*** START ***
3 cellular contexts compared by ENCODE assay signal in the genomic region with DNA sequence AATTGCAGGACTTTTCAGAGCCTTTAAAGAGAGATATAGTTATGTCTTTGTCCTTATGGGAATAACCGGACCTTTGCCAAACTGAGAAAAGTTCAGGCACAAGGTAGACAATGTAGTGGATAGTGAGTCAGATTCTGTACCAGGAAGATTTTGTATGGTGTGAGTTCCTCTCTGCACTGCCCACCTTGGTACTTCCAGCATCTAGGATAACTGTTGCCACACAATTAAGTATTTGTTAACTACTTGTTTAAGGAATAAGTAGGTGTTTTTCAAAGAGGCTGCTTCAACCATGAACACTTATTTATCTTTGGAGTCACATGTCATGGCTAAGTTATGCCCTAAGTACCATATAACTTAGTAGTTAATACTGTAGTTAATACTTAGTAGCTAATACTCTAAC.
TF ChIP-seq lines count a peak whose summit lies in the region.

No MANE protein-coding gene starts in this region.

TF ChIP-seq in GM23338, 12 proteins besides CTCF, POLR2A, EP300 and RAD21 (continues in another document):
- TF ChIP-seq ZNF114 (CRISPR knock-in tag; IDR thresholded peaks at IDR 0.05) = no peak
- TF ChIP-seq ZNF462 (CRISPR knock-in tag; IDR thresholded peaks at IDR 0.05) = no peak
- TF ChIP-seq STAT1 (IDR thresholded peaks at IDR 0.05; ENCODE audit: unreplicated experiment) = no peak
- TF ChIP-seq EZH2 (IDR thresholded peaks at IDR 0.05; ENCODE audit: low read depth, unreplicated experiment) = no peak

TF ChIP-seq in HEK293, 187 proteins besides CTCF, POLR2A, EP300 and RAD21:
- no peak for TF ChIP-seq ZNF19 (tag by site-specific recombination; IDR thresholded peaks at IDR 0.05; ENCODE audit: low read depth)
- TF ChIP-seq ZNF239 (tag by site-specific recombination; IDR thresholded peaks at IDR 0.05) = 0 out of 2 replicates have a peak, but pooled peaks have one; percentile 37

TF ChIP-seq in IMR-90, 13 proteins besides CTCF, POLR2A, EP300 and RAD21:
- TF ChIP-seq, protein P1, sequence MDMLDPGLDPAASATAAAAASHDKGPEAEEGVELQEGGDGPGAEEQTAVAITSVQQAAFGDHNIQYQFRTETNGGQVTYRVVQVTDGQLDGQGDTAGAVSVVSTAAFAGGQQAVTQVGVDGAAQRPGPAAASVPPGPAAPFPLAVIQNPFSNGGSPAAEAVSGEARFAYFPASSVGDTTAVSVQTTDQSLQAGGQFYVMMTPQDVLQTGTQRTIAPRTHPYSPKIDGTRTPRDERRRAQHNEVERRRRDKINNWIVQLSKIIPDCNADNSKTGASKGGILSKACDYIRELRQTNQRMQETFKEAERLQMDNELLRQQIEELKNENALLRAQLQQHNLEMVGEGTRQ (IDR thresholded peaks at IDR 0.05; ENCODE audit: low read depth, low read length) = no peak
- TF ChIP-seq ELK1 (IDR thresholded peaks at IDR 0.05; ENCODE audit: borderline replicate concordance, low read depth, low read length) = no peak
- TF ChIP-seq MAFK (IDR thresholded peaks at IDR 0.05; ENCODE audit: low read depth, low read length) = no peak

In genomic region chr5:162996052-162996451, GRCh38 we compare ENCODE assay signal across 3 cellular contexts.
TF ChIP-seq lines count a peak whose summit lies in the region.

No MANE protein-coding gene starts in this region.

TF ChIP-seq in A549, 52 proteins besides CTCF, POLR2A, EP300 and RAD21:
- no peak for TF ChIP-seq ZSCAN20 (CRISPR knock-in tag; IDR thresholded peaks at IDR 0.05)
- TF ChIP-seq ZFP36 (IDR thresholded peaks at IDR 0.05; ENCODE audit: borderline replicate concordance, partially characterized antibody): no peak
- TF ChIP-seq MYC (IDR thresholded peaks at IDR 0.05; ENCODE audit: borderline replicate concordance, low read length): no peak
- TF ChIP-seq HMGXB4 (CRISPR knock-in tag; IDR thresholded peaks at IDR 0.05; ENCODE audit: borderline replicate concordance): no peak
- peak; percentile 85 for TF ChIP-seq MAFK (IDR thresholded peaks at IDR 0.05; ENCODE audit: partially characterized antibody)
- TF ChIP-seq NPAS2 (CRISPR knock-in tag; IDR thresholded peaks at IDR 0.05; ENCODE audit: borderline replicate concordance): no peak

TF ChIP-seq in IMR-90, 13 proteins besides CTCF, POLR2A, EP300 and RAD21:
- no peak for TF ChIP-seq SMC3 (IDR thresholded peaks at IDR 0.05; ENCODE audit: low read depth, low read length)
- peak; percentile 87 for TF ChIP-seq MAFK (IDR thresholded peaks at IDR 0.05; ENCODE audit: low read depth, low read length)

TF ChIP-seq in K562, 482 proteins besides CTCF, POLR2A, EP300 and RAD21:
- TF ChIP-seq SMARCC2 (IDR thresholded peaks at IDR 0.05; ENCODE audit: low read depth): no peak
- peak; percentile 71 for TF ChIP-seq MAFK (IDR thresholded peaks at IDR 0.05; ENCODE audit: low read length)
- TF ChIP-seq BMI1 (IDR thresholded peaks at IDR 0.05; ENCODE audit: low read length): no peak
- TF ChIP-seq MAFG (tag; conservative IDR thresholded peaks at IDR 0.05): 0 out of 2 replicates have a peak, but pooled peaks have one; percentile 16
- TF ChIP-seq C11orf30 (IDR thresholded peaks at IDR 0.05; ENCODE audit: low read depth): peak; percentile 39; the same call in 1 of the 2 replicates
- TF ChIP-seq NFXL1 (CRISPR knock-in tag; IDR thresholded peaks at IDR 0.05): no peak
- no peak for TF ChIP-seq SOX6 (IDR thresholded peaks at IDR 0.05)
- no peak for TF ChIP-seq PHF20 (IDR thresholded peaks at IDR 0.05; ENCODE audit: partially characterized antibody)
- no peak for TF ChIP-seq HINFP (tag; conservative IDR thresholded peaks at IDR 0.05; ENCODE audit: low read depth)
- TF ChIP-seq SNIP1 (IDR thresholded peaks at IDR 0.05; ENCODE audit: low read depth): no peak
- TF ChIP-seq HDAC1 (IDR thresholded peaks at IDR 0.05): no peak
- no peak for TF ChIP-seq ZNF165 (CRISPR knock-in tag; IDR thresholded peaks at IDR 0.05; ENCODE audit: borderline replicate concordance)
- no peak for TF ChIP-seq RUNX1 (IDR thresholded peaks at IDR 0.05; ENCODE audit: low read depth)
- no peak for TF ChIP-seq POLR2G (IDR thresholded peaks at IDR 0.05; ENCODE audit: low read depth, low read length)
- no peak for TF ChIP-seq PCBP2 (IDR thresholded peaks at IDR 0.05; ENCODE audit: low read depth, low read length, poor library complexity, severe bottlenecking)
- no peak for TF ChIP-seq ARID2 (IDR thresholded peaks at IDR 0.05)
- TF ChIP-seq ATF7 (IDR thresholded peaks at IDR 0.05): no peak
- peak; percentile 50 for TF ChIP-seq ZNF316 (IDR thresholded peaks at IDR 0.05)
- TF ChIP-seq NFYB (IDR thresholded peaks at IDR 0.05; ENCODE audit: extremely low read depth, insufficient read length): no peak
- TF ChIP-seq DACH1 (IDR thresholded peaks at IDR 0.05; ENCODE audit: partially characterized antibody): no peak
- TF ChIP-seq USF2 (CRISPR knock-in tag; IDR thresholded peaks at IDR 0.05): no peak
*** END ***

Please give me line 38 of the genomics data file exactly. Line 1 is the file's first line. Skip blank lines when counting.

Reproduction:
- no peak for TF ChIP-seq HINFP (tag; conservative IDR thresholded peaks at IDR 0.05; ENCODE audit: low read depth)